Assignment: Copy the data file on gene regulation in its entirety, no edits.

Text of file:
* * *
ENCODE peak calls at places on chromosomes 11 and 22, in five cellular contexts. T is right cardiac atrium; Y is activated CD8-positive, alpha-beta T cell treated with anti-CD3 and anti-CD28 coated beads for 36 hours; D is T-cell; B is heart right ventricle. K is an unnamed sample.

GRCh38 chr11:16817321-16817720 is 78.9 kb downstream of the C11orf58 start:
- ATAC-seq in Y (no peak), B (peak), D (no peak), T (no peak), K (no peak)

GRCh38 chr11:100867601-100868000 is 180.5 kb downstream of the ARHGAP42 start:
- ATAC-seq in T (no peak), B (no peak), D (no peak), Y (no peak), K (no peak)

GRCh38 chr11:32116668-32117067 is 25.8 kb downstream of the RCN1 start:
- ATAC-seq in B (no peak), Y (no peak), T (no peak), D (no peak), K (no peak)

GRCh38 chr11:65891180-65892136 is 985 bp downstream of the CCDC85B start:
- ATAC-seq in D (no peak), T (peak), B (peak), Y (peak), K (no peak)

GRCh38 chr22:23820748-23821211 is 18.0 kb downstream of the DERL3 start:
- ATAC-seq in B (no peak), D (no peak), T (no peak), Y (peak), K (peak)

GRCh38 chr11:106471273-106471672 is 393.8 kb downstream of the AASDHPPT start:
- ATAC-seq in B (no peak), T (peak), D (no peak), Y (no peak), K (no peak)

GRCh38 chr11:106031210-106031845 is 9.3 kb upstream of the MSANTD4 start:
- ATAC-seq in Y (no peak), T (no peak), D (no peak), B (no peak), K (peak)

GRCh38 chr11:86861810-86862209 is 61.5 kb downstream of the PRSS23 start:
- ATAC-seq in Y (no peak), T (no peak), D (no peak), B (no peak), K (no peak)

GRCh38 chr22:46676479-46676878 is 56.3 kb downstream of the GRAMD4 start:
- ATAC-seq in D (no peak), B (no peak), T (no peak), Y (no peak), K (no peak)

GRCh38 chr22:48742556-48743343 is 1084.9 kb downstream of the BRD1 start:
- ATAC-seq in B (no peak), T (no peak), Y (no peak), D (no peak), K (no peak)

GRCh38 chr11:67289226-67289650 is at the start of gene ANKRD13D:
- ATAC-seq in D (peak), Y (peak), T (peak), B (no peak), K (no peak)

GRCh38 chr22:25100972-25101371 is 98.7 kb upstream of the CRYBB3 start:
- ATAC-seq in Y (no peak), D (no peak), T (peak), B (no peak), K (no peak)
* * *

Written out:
ENCODE peak calls at places on chromosomes 11 and 22, in five cellular contexts. T is right cardiac atrium; Y is activated CD8-positive, alpha-beta T cell treated with anti-CD3 and anti-CD28 coated beads for 36 hours; D is T-cell; B is heart right ventricle. K is an unnamed sample.

GRCh38 chr11:16817321-16817720 is 78.9 kb downstream of the C11orf58 start:
- ATAC-seq in Y (no peak), B (peak), D (no peak), T (no peak), K (no peak)

GRCh38 chr11:100867601-100868000 is 180.5 kb downstream of the ARHGAP42 start:
- ATAC-seq in T (no peak), B (no peak), D (no peak), Y (no peak), K (no peak)

GRCh38 chr11:32116668-32117067 is 25.8 kb downstream of the RCN1 start:
- ATAC-seq in B (no peak), Y (no peak), T (no peak), D (no peak), K (no peak)

GRCh38 chr11:65891180-65892136 is 985 bp downstream of the CCDC85B start:
- ATAC-seq in D (no peak), T (peak), B (peak), Y (peak), K (no peak)

GRCh38 chr22:23820748-23821211 is 18.0 kb downstream of the DERL3 start:
- ATAC-seq in B (no peak), D (no peak), T (no peak), Y (peak), K (peak)

GRCh38 chr11:106471273-106471672 is 393.8 kb downstream of the AASDHPPT start:
- ATAC-seq in B (no peak), T (peak), D (no peak), Y (no peak), K (no peak)

GRCh38 chr11:106031210-106031845 is 9.3 kb upstream of the MSANTD4 start:
- ATAC-seq in Y (no peak), T (no peak), D (no peak), B (no peak), K (peak)

GRCh38 chr11:86861810-86862209 is 61.5 kb downstream of the PRSS23 start:
- ATAC-seq in Y (no peak), T (no peak), D (no peak), B (no peak), K (no peak)

GRCh38 chr22:46676479-46676878 is 56.3 kb downstream of the GRAMD4 start:
- ATAC-seq in D (no peak), B (no peak), T (no peak), Y (no peak), K (no peak)

GRCh38 chr22:48742556-48743343 is 1084.9 kb downstream of the BRD1 start:
- ATAC-seq in B (no peak), T (no peak), Y (no peak), D (no peak), K (no peak)

GRCh38 chr11:67289226-67289650 is at the start of gene ANKRD13D:
- ATAC-seq in D (peak), Y (peak), T (peak), B (no peak), K (no peak)

GRCh38 chr22:25100972-25101371 is 98.7 kb upstream of the CRYBB3 start:
- ATAC-seq in Y (no peak), D (no peak), T (peak), B (no peak), K (no peak)